Episode 10! From Kendrick’s performance at the Grammys to Beyoncé’s “Formation” and Kanye’s latest Twitter rants, this was a really Black week in pop culture. In this podcast, Chanelle Adams (@nellienooks) takes over the airwaves with guests Shay (@they_berian), Lenée (@dopegirlfresh), and Raina (@RainaWrites) to discuss Grammy reactions, Kendrick’s use of Africa, how sexism affects “Formation” responses, and mental health in the community. Get ready for it, because there’s so much ground to cover!
Full transcript below!
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Chanelle: Hi, welcome back to the Black Girl Dangerous Podcast! Today, we have a great show in store for you. We’ve brought on Raina, Lenée, and Shay to talk about what is going on in pop culture right now related to Kanye, Kendrick, The Grammys, and Beyoncé.
Chanelle: Welcome back to the BGD podcast! This time around, I have Lenée and Shay, which I feel so blessed to have, on the show to talk about what just went down at the Grammys and this Kendrick moment, especially after all of these #OscarsSoWhite hashtags and what we just saw was so black. So just to dive right into it, what was your initial response when you saw Kendrick’s performance?
Shay: My first response to it, I was hype for it because I saw the article earlier in the day where he’s talking about he’s gonna be pissing some people off. So I was excited to see what it would be.
Shay: When I did see the performance though, there are there were a number of things of course; parallels in regards to Beyoncé’s performance but the one thing that really stuck out to me about the performance was the themes he utilized to travel across the stage. Going from imprisonment and slavery then sliding through into the more African indigenous dance and then the image with the continent of Africa with Compton stamped on it. So there was a number of interesting things within that. For me, I thought my response to it- I appreciate how black it was. That was nice. My favorite part about the performance was the crowd. [laughs] The white people. There was a mix of fear, anger, and there was a good bit of “haven’t we given you enough? Why are you doing this?” There was a lot of that in their faces. That was the best part of the performance for me. But when it comes to the imagery from the other components to his performance, I feel like there’s some stuff that people can’t just- you can’t just assume. The imagery can be interpreted in a number of ways but I thought those were the most significant things. To be completely honest, I was not a big fan of Kendrick’s album. I had a number of issues with the theme. I thought it was interesting though. It was interesting to say the least.
Lenée: Okay, that’s real. I didn’t watch it live, I saw it after the fact. I saw it once it was up on Facebook, et cetera. So my response was filtered through a lot of initial responses, which were “these white people are mad as shit!”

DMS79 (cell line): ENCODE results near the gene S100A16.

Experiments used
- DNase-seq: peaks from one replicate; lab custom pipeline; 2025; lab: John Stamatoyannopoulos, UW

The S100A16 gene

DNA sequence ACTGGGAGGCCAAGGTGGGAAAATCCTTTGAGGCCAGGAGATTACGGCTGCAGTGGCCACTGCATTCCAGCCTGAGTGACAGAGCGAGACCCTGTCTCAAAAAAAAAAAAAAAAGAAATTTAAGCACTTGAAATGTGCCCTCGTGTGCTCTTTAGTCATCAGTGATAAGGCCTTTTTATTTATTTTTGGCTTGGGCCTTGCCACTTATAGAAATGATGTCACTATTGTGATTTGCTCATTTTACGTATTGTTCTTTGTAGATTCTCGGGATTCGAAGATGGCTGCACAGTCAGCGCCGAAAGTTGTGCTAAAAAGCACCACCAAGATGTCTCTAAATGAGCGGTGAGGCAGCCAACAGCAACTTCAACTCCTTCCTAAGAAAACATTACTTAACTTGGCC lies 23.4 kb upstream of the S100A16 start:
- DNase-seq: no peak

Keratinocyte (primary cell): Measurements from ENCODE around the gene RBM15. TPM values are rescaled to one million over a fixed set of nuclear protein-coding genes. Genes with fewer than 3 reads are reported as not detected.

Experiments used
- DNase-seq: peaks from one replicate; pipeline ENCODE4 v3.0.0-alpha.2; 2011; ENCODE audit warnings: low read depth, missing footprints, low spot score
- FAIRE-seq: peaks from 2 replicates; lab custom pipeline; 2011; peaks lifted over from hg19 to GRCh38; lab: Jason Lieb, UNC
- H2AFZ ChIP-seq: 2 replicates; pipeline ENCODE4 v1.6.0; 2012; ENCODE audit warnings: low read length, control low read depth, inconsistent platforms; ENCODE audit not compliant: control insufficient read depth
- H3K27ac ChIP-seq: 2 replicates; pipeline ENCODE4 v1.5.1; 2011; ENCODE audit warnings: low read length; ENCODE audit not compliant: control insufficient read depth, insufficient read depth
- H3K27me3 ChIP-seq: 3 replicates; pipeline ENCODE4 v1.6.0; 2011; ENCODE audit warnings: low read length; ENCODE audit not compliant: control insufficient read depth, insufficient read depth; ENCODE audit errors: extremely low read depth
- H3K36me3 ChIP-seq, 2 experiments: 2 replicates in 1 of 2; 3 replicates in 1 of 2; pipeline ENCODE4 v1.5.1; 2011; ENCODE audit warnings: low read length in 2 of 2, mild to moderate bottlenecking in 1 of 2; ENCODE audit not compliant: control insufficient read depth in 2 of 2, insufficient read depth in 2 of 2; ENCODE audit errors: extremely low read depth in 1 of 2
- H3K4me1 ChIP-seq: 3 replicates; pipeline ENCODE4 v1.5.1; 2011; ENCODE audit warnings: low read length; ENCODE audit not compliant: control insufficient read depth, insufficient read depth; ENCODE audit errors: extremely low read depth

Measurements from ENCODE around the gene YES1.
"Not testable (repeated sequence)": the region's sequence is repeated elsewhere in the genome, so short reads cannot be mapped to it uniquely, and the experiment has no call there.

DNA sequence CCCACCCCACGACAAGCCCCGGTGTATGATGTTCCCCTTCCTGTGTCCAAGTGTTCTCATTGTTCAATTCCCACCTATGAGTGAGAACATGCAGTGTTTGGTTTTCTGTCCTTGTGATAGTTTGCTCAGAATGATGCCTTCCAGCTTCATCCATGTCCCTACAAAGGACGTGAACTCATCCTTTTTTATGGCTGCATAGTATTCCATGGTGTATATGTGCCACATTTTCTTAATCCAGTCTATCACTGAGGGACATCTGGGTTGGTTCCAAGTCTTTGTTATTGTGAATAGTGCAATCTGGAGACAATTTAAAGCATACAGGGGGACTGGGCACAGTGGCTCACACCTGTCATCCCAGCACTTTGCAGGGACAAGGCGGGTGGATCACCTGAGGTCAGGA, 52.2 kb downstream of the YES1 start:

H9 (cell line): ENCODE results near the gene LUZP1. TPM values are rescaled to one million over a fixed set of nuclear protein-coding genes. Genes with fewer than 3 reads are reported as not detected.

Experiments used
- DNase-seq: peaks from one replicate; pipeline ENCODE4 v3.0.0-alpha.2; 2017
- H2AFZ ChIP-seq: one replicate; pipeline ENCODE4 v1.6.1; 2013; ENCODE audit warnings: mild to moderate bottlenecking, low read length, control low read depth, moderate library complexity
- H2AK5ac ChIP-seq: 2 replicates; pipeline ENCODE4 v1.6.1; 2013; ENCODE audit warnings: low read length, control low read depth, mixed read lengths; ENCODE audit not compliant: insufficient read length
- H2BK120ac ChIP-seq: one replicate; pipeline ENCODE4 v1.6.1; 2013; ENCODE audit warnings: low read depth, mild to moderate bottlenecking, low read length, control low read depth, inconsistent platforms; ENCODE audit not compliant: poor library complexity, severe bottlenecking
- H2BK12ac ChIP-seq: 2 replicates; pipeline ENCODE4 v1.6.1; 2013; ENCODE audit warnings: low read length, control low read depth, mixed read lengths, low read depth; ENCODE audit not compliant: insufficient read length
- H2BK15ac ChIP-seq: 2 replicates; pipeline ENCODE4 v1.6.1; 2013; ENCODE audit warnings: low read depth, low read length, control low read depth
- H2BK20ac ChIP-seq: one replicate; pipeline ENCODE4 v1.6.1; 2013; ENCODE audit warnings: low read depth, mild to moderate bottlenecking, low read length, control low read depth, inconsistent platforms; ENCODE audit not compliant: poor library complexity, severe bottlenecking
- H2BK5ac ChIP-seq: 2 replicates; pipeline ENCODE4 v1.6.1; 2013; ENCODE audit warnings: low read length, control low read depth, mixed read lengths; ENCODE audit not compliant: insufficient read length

Lenée: Which is great, for me, I was in it for the white terror, I was in it for the frustration. I was in it for all that because if white people are uncomfortable that’s all they’re feeling versus black people feeling way more than uncomfortable; feeling stalked, hunted, et cetera. So that’s one part. But the performance itself, it wasn’t outright derivative, but it was very “I just took my first performance arts class”. [laughs] “And I took a bunch of AfAm studies classes”, which is not a terrible thing. When I was Kendrick’s age, I was borderline Hoteppin’ too. It’s cool. I will give him that space, he has his respectability thing. But also something I picked up on: when they left the jail scene, which was powerful imagery, but he also used black – I’m assuming – masculine people’s bodies to tell that part of the story. He did not use black feminine bodies to tell that story, which is kind of telling to me. When we think about black people being in chains, chain gangs, et cetera; black women were in chain gangs. Black women did work release. Black femmes were doing prison labor back in the day too. So there’s that. Then the movement into the more ambiguously African, though I recognize some of the dance moves, I notice that the black women’s bodies were more as dancers and they were dressed starkly differently from the masculine people’s bodies and I didn’t feel so good about that. I was like, why can’t everybody be African as shit? But it also felt a lot like the big dance scene from Coming To America for me, where it was a big general “It’s African so we’re gonna say yes!” kinda thing. It doesn’t mean it’s bad, but someone who’s more advanced studies of the continent, or West Africa specifically, might not get the same things from it, clearly, as those white people in the audience. Or as someone who really come into any kind of consciousness of themselves as part of the diaspora. I wasn’t in love with the whole performance but the best part of it for me was the performance of All Right, with the fire and like Shay said, the white people. They were terrified! It made the cockles of my icy cold heart very warm. It did. But Kendrick overall, he feels like someone that I’ve grown past as a connoisseur of music. At the same time, if that’s what’s working for him, if that’s the lane he’s in that’s cool. There’s just some stuff about it that does not work for me.